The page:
MOLINE - John Deere Pavilion launched a new exhibit Friday with a showing of "Linked to the Land," a 20-minute film about the challenges of sustaining a growing world population.
Written, directed and produced by William Schwartz, the film focuses on the international demand for more food, fuel, fiber, shelter and infrastructure, and how people are dependent on the earth to provide it.
The film, which took 15 months to produce, was filmed in eight countries and on five continents -- North America, South America, Asia, Europe and Africa.
With the world population expected to reach nine billion by mid-century, Mr. Schwartz said the world will be facing problems it's never before seen.
"We must look to the land to provide all of this," he said. "The answer is in the hands of those few people we must support -- the farmers."
The film focuses on the issue of having to double agricultural production on the same amount of land and with less water. It shows how John Deere is meeting agricultural demand around the world through advanced technology and customized equipment such as special tractors made for muddy rice paddy fields in China.
It goes on to show John Deere executives working with the poorest farmers in India, China and Russia to figure out how to improve their methods.
"It's impressive how far ahead John Deere has thought, and how they are already working on the challenges of the world," said Mr. Schwartz, who recruited actor Gary Sinise to narrate the short film.
LuAnn Haydon, who coordinated logistics for the film, said challenges included getting the right crew on the ground in foreign countries with the right equipment for the scene. Aside from minor language issues, Ms. Haydon said weather often was a problem.
Mr. Schwartz, an Emmy-award winning producer, also made "Anthem" and "Bounty," the first two films shown at John Deere Pavilion. They still can be seen at the Deere & Company Headquarters, One John Deere Place in Moline.
Based in St. Louis, Schwartz and Associates Creative has produced documentary and short films for 35 years.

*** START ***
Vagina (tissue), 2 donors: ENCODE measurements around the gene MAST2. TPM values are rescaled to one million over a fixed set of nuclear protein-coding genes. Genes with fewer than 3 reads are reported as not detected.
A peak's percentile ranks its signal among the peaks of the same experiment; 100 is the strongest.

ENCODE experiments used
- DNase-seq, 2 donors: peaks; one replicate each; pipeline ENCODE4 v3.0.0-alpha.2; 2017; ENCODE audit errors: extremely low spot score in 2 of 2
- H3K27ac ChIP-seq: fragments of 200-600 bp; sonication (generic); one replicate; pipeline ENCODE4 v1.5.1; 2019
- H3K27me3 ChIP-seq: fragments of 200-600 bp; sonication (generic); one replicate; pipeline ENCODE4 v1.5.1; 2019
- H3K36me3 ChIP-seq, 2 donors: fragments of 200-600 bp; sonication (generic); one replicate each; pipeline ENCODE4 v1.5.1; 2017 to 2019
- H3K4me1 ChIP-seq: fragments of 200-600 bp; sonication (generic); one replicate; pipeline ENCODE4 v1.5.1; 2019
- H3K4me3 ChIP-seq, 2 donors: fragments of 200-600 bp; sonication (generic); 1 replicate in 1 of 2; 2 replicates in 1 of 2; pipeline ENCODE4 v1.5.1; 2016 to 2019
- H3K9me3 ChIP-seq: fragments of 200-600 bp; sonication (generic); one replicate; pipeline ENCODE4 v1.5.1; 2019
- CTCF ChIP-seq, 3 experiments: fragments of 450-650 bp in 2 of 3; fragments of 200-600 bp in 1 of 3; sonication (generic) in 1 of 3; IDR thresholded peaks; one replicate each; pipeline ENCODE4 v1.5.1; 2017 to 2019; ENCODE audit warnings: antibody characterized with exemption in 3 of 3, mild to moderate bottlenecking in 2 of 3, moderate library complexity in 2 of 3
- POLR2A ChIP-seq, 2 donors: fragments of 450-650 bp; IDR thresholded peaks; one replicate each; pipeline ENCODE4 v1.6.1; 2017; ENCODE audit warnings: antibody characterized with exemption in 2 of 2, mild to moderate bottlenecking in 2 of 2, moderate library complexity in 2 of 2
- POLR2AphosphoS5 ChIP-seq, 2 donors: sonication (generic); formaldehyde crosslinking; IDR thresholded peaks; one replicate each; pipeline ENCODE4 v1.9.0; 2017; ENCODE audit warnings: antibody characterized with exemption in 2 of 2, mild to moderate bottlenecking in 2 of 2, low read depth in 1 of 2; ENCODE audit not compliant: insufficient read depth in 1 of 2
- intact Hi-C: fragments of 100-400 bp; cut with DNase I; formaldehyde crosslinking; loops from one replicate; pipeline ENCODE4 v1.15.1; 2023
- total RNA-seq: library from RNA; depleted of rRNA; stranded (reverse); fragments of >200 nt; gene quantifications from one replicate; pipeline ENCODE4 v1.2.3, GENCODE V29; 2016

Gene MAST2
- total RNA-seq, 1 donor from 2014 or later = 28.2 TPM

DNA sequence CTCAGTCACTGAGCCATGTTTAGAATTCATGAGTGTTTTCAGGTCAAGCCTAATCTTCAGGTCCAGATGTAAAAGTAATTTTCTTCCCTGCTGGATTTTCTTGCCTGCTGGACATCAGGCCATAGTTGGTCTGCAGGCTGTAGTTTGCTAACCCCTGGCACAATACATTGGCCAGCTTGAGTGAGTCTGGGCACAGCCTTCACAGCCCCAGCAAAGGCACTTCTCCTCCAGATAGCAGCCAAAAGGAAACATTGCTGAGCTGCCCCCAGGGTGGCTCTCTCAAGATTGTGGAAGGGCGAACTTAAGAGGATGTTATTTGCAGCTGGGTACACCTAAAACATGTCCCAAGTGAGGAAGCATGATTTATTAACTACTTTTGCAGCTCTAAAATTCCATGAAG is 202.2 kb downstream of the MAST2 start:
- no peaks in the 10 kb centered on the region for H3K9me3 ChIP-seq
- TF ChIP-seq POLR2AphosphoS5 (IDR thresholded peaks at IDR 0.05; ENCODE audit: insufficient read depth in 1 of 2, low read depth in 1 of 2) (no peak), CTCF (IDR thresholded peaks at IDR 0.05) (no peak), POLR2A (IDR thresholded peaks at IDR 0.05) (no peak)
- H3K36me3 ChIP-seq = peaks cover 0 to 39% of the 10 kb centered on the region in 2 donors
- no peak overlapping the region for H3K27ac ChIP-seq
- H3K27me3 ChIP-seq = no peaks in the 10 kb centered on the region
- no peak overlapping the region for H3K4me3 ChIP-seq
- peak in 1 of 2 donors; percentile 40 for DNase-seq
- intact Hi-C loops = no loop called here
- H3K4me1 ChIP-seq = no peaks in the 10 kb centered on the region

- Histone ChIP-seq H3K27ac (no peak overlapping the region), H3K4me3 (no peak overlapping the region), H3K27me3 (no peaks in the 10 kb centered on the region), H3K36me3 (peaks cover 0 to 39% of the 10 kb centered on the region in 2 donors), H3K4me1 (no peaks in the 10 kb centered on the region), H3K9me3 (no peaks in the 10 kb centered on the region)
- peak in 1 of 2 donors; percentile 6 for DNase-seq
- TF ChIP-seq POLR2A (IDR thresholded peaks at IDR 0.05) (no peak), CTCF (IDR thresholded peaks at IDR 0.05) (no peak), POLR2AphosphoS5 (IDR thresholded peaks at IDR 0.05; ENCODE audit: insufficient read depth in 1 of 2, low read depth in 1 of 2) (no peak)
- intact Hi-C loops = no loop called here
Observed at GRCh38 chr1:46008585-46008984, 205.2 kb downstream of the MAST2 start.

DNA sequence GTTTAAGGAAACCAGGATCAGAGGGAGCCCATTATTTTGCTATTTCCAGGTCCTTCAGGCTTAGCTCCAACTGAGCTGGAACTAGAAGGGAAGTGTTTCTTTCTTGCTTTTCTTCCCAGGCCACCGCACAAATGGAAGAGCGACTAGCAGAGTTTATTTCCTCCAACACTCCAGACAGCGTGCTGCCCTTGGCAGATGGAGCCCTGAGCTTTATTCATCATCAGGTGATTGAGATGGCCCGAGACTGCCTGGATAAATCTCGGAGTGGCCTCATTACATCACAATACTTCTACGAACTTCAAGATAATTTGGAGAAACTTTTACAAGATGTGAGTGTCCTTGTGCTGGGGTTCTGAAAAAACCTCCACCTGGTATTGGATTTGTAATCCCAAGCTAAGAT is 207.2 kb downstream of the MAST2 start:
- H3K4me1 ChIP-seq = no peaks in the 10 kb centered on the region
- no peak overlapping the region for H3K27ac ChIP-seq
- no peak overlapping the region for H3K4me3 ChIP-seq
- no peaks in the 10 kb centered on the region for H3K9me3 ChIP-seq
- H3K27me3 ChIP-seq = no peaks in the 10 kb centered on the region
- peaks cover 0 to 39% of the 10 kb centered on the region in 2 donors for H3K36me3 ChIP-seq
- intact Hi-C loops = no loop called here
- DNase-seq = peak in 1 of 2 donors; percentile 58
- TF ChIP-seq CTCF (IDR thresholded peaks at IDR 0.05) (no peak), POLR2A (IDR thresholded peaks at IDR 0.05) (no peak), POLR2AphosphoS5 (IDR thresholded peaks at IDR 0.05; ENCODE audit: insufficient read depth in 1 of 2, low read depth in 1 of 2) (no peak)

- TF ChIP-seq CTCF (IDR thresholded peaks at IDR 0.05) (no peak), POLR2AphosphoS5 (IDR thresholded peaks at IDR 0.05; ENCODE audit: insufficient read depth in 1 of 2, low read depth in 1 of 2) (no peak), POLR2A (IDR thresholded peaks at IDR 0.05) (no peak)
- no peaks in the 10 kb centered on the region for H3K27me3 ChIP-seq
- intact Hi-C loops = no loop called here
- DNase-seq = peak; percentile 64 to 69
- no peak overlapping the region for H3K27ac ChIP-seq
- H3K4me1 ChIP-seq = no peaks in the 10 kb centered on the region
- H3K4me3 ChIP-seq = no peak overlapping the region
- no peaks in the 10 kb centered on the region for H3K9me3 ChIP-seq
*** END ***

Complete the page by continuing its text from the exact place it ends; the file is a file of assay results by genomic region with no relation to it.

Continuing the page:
Mr. Schwartz said "It's not meant to be an advertising piece, but meant as a true reflection of what you would find if you went out into farm country. This film is like an evergreen. It is timeless and I hope everyone who sees it will take away a little bit of education."
A DVD of "Linked to the Land" is available for purchase at John Deere Pavilion, 1400 River Drive in Moline.
Today is Tuesday, July 29, the 210th day of 2014. There are 155 days left in the year.
1864 -- 150 years ago: Col. H.F. Sickless informs us that there will be new organization of troops in this state under the call for more men. 1889 -- 125 years ago: James Normoyle arrived home after graduating from West Point with honors in the class of 1889. He was to report to Fort Brady, Mich., as second lieutenant in the 23rd Infantry. 1914 -- 100 years ago: Austria Hungary declared war on Serbia. Germany and Austria refused an invitation of Sir Edward Grey to join Great Britain at a mediation conference. 1939 -- 75 years ago: Dr. William Mayo, the last of the three famous Mayo brother surgeons, died at the age of 78. 1964 -- 50 years ago: One of the biggest horse shows of the season was held yesterday at Hillandale Arena on Knoxville Road under the sponsorship of the Illowa Horsemen's Club. 1989 -- 25 years ago: Davenport is like a gigantic carnival this weekend with the Bix Arts Fest taking over 12 square blocks of the downtown area. A festive atmosphere prevailed Friday as thousands of people turned out to sample what the Arts Fest has to offer.